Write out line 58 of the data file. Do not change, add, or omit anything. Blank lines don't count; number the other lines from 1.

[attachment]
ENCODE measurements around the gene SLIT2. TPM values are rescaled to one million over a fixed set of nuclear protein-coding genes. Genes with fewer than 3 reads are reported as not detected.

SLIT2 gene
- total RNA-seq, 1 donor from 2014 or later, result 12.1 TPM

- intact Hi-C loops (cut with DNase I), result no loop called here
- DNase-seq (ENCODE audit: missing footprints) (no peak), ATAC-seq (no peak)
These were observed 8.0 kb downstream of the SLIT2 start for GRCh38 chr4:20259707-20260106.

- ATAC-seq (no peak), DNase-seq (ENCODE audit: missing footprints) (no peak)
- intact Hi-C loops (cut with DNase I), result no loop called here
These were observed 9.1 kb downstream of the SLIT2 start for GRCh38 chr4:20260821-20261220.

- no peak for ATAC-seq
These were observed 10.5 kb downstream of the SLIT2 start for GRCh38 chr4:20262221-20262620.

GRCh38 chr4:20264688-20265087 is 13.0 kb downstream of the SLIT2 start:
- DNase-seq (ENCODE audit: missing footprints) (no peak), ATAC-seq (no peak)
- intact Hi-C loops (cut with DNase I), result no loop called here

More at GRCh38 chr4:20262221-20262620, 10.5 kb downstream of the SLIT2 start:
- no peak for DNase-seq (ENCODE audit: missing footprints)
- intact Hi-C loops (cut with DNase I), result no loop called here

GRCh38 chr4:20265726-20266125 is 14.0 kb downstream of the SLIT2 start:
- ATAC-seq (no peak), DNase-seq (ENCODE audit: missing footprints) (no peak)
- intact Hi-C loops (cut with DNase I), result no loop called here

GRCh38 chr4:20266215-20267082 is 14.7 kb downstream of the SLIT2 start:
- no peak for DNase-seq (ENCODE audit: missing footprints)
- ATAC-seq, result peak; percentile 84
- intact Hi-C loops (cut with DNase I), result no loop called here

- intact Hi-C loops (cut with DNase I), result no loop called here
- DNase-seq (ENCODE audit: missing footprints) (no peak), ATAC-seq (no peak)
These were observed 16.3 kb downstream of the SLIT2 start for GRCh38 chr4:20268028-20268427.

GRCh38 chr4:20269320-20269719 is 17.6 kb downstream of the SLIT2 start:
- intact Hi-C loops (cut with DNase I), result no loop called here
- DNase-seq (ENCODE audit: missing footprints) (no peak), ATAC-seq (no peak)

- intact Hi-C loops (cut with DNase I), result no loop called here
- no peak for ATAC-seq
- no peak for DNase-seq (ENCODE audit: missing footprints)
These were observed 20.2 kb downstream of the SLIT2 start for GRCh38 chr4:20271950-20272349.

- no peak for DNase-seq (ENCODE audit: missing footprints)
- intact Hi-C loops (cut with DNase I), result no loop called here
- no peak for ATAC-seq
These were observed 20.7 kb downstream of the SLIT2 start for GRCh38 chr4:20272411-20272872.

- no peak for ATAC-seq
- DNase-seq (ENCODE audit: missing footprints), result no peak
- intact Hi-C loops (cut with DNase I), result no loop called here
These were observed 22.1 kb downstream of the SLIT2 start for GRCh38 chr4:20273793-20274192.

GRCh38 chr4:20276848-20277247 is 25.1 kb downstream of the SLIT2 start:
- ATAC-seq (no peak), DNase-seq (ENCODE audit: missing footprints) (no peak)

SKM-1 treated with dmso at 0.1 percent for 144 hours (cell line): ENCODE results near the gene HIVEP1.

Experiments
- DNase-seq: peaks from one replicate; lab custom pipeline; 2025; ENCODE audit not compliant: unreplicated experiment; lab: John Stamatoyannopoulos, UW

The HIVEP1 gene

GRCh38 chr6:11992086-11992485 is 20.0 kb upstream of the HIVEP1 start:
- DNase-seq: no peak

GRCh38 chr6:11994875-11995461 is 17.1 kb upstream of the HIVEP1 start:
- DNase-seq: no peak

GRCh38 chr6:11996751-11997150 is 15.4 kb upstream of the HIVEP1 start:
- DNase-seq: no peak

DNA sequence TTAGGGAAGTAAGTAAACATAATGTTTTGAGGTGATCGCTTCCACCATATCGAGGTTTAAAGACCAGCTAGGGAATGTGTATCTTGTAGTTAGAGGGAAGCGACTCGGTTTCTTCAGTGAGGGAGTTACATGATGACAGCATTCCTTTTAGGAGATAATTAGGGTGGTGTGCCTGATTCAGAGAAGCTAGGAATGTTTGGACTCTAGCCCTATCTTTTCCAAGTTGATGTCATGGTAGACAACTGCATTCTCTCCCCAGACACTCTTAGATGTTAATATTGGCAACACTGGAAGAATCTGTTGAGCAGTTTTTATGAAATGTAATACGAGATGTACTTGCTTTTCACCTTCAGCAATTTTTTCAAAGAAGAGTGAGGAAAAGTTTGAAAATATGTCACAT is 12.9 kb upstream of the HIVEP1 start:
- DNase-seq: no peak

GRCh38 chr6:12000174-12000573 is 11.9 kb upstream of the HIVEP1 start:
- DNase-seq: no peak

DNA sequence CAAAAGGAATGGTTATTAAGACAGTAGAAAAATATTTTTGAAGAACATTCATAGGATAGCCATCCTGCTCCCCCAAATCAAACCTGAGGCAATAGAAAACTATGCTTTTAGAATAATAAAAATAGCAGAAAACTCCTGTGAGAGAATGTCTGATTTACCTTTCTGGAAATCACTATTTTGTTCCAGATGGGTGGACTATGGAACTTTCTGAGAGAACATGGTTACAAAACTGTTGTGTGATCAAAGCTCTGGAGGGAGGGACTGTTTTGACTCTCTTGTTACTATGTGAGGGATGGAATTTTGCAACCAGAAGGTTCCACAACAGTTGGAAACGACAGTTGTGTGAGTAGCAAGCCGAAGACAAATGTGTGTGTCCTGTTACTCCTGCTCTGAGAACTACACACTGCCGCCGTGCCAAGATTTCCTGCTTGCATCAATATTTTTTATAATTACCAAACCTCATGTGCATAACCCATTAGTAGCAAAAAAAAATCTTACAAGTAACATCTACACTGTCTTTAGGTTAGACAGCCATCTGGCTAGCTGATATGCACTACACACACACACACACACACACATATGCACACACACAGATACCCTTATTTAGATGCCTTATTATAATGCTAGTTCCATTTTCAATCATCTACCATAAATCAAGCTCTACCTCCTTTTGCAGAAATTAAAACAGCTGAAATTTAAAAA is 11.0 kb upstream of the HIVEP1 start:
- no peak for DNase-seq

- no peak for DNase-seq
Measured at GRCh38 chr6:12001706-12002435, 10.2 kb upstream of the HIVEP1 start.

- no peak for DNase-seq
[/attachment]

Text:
- DNase-seq: no peak